Papua New Guinea’s capital markets


After strong performances in 2009 and 2010, the Port Moresby Stock Exchange (POMSoX) experienced a tough 2011, as did many bourses around the world.

PNG’s stock exchange performance since 2006. While 2011 was a tough year for POMSoX, the local bourse, the longer-term trend is encouraging.

The Kina Securities Index, which measures the health of PNG’s stock exchange, reported a 22.21% fall in 2011, but this fall should be seen in context. The region’s major exchanges—the Nikkei (-17.63%) and Hang Seng (-19.81%)—also fell over the same period.

With many POMSoX stocks dual- or triple-listed on overseas markets, the Kina Securities Home Index, which records the performance of those companies listed only on POMSoX, arguably gives a better idea of what’s going on in Papua New Guinea itself. Over the year, home stocks lost only 1.86% value, showing much greater resilience than international stocks.

POMSoX’s Geoff Mason

Similarly, Kina Asset Management Limited, PNG’s only listed investment company, reported positive growth in its domestic equities in its half-yearly results to June 2011, while its overseas investments experienced a decline.

‘Gone are those times where we were delivering high double digit returns to our members and experiencing exponential growth in our portfolio,’ observes Ian Tarutia, Chief Executive Officer of superannuation company NASFUND. ‘Having said that, there are growth opportunities in the PNG economy.’

Modernising the exchange

There are currently 20 active stocks listed on POMSoX, with only one new listing during 2011, Kina Petroleum Limited. Mining and petroleum companies dominate its listings, with financial services, agribusiness, retail and aviation also represented. In some markets, the absence of new listings might be seen as a sign of negative business confidence, but General Manager of POMSoX, Geoff Mason, says that’s not the case in PNG.

‘While we would like to see more listings and we encourage companies to speak to us about the benefits of a listing, at present the existing good, non-listed companies are cashed up and don’t need to list to raise additional capital. So the lack of new listing should not be seen as as a sign of negative business confidence, it is more of a case that the need to list is currently not high on their agenda,’ he observes.

Story continues after advertisment...

That said, POMSoX is putting in place measures that will make it easier and more attractive for local companies to list on the exchange, following a 2011 review of the exchange by KPMG. Listing and Business Rules largely inherited from Australia’s ASX are being updated and tailored more specifically to PNG needs.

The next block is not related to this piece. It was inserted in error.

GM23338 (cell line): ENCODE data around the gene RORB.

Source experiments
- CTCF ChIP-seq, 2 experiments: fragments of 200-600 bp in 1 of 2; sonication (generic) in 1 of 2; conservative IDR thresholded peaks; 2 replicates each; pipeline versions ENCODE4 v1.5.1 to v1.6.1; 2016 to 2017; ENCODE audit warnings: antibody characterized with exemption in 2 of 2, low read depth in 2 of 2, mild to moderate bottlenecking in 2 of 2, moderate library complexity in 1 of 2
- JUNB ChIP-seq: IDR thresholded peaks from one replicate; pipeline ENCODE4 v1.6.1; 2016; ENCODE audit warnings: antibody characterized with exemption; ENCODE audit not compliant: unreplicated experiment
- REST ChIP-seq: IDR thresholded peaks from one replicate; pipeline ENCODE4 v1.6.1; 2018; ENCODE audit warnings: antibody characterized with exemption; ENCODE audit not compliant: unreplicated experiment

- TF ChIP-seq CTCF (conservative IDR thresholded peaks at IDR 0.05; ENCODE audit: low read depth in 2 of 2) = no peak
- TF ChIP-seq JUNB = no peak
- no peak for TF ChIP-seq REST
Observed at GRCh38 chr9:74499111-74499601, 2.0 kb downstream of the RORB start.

‘We’re also upgrading the trading system and implementing an electronic settlement system, which should be operational by the end of 2012,’ says Mason.

The Exchange also sees education as a role it has to play in the market place. As such, POMSoX will continue to provide investment seminars to all regional areas of PNG to help the people understand the benefits of investment.

Secondary bond market?

Alongside the strengthening of the local exchange, the country’s central bank, the Bank of PNG, has a capital markets development program which aims to strengthen the governance of capital markets in PNG and possibly introduce a long overdue secondary bond market. At present, the only bonds available are government bonds offered through the Bank of Papua New Guinea, and the absence of a secondary market is considered a constraint on the country’s credit rating.

‘Private bond issues would provide PNG companies with another way to raise capital in kina [PNG’s currency],’ explains Mike Ryan of BSP Capital, one of the two licensed stockbroking companies in PNG (the other being Kina Securities).

‘I think a secondary bond market would be good for the country,’ says Vishnu Mohan, Chief Executive Officer, Pacific Northwest for ANZ. ‘Some of PNG’s top companies are really blue chip companies by local standards. I see no reason why they can’t have their own bond issues. That’s what happens in most mature markets.’

This article originally appeared in Business Advantage Papua New Guinea 2012/13 (published May 2012).


  1. I think most of the Papua new Guineans don’t know how to make investment that’s why they always consumed whatever income they earned. Therefore, in order to increase the activities of our capital market more awareness needs to be carried out through financial institutions throughout the country.

Leave a Reply